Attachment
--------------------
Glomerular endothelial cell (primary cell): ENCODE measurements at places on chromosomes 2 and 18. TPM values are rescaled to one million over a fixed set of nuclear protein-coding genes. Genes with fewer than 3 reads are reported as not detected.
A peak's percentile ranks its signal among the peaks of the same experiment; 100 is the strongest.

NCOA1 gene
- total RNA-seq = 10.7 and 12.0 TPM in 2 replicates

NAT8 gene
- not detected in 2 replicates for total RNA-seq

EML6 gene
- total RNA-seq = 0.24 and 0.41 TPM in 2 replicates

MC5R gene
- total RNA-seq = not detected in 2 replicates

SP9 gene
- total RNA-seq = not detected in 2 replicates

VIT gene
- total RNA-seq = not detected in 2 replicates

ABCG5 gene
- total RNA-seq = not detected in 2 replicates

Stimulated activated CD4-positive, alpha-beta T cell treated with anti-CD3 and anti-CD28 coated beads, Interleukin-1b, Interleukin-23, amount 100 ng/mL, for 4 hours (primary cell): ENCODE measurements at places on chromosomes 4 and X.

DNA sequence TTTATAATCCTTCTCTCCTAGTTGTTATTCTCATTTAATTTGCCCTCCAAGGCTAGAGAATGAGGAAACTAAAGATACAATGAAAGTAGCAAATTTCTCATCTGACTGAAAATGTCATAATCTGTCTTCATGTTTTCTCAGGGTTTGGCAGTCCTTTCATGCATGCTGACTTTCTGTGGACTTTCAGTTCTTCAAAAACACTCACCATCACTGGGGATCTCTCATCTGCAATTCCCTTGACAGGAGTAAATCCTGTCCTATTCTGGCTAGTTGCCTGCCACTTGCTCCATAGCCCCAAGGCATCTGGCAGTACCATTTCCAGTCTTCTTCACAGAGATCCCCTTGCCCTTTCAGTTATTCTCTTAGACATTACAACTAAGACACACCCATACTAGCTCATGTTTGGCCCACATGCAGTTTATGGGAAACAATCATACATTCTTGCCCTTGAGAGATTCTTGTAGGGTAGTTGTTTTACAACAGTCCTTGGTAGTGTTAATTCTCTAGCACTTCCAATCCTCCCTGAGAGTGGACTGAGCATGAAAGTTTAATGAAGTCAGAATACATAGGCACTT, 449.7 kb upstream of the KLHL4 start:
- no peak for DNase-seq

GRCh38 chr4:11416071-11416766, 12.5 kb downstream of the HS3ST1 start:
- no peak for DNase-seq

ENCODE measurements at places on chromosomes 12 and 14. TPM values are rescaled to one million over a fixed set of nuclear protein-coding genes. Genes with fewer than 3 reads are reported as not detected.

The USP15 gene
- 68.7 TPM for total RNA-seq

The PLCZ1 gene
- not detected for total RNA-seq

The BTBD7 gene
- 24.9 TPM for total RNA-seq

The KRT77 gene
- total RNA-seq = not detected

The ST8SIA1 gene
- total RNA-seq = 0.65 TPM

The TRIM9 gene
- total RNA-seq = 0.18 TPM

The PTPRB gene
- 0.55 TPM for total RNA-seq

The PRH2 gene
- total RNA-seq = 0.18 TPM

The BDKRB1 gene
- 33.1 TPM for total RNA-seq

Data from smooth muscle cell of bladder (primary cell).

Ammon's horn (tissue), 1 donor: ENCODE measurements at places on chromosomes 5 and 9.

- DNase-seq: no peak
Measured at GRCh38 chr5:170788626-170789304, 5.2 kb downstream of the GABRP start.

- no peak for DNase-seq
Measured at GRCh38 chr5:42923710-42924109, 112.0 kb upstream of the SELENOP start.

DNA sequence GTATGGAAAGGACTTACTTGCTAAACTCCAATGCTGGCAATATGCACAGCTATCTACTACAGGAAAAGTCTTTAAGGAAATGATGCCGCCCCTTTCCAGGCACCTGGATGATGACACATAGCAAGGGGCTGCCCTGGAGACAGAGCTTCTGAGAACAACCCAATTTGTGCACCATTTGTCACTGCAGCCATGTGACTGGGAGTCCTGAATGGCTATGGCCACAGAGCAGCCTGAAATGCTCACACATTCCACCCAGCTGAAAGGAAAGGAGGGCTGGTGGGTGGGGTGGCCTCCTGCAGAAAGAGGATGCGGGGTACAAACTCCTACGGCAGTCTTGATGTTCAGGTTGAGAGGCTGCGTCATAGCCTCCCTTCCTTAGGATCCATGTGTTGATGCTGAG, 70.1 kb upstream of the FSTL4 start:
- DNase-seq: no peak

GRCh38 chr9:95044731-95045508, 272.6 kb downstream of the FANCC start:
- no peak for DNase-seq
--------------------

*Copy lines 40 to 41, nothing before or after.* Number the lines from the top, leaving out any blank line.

- 33.1 TPM for total RNA-seq

Data from smooth muscle cell of bladder (primary cell).